Sorry Brooklyn, You Aren’t America’s Artsiest City

12/02/2011 2:21 PM |

NY is Americas third healthiest art community.
  • NY is America’s third healthiest art community.

Attempts to reduce markers of artistic accomplishment to easily quantifiable statistics are notoriously misleading—did you hear the one about Van Gogh being the most famous artist of the aughts?—but they can also be interesting, or fun to make light of, so here’s one about the most artistic city in the United States. (Hint: It’s a city Georgia O’Keeffe frequented, and it’s not New York…)

The Atlantic Cities‘ Richard Florida teamed up with Kevin Stolarick of the Martin Prosperity Institute to figure out which American cities have the greatest concentration of the country’s 237,000 employed and self-employed artists relative to their total urban population. The resulting statistic, the Location Quotient (LQ) reflects how many times larger the local artist population is relative to a city’s total population than the national average. So:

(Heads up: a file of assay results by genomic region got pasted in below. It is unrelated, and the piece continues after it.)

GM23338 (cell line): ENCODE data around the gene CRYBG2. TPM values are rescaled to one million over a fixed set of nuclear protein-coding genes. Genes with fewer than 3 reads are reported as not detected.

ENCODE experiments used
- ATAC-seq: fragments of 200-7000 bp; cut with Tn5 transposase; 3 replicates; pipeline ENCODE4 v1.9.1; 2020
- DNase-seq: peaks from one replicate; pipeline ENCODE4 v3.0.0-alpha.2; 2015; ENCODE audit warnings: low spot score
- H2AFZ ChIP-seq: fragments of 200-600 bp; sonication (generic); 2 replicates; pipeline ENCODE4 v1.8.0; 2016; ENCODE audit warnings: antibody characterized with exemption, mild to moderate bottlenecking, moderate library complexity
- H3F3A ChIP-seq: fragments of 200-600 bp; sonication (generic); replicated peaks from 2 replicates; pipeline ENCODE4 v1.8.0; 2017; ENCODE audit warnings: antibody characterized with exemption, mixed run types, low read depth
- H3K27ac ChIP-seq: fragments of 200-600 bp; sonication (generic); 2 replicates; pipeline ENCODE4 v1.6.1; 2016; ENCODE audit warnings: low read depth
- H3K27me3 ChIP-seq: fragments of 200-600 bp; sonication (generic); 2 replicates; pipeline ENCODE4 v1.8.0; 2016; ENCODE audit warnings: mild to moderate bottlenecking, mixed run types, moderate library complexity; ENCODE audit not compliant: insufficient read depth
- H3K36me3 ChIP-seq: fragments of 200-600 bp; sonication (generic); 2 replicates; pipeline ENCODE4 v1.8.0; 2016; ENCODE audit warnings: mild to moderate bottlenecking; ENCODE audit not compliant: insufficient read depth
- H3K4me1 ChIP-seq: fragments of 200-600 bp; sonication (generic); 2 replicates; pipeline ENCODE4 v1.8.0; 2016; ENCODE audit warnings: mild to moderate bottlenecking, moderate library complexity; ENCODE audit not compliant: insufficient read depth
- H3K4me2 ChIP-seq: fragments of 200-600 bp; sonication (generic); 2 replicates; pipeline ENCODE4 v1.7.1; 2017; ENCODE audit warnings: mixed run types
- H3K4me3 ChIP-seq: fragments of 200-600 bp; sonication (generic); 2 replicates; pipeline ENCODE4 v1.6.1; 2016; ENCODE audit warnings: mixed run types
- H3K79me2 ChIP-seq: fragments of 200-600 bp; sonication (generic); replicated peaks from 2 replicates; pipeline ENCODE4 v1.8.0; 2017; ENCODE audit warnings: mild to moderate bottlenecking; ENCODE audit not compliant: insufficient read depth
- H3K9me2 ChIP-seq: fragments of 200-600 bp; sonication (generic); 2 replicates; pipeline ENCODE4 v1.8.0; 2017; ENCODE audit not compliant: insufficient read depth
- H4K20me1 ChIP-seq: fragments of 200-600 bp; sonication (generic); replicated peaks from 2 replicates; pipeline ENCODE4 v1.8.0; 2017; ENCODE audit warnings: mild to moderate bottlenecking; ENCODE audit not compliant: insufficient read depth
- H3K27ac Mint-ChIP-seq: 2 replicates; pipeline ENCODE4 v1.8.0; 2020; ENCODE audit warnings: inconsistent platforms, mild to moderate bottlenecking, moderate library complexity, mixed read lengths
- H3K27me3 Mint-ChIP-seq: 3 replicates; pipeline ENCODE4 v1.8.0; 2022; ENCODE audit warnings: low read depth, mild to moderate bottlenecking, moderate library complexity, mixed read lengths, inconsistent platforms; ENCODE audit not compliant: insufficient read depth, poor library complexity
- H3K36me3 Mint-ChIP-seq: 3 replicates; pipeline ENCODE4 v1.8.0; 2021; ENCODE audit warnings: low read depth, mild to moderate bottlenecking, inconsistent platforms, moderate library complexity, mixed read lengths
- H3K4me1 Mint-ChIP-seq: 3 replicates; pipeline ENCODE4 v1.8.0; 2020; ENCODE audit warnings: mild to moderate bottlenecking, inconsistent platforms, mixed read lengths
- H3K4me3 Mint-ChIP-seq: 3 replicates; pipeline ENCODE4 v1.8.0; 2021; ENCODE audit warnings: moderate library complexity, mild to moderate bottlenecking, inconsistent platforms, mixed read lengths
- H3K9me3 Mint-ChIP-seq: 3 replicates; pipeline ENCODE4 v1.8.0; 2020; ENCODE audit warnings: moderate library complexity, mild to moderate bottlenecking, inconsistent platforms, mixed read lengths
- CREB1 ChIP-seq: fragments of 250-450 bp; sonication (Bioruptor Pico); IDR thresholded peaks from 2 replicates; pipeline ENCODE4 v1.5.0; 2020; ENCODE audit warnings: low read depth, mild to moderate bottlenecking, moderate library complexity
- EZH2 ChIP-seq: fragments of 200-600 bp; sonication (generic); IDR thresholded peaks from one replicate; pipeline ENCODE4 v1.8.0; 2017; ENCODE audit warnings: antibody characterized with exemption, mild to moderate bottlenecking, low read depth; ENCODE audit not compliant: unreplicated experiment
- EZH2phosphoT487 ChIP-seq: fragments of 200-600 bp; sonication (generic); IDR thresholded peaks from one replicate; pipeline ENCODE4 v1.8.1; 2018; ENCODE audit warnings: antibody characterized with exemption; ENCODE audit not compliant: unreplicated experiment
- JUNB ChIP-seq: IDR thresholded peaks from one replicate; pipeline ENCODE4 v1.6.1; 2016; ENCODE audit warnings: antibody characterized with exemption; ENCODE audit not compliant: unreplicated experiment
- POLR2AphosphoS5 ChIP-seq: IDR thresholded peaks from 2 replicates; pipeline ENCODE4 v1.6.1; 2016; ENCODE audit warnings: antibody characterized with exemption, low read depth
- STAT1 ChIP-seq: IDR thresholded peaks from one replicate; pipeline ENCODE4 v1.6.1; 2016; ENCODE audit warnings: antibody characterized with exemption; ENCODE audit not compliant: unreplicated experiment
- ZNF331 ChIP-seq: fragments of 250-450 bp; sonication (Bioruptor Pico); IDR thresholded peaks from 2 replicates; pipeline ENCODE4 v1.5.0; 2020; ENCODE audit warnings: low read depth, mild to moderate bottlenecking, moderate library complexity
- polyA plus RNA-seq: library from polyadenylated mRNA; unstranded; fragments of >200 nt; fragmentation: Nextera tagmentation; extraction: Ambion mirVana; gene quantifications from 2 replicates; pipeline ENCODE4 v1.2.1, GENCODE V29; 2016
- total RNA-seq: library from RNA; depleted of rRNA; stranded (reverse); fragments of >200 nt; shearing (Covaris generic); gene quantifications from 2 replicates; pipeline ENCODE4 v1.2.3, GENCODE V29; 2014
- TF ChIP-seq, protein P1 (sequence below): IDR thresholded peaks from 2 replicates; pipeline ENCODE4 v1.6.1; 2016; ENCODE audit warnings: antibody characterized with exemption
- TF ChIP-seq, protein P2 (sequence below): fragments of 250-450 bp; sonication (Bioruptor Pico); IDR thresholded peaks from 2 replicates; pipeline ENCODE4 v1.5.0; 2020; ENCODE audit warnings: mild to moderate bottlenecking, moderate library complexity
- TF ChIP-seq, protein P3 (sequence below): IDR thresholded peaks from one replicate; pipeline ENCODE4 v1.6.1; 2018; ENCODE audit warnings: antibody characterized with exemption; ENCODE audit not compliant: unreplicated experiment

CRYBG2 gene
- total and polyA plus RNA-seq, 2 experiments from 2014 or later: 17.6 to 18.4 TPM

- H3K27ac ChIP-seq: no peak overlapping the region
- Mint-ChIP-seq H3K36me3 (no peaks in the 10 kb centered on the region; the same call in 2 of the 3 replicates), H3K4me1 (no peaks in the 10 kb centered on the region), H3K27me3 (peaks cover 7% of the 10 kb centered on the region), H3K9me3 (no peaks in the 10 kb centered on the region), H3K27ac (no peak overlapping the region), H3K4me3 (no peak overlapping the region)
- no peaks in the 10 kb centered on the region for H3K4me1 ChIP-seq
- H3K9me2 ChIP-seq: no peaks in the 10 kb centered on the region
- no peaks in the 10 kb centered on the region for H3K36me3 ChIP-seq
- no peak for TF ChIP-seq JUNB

An LQ of one implies that its regional share equals the national average; less than one is less than the national average and greater than one is more than the national average. An LQ of two, for example, means a region has twice the national average of artists.

Which simply means that, although New York City has the greatest number of artists in the country, according to census data, its population is so large that its LQ is significantly lower than the two most artistic cities in the U.S.: Santa Fe (LQ 7.587) and San Francisco (LQ 3.825). Coming in third, New York has an LQ of 2.573, followed by Los Angeles (LQ 2.513) and Santa Cruz-Watsonville (LQ 2.496).

The lower half of the Top 10 is full of small towns with strong local arts communities like Danbury, Connecticut (LQ 2.460) or New Bedford, Massachusetts (2.393)—and Jersey City (LQ 2.256).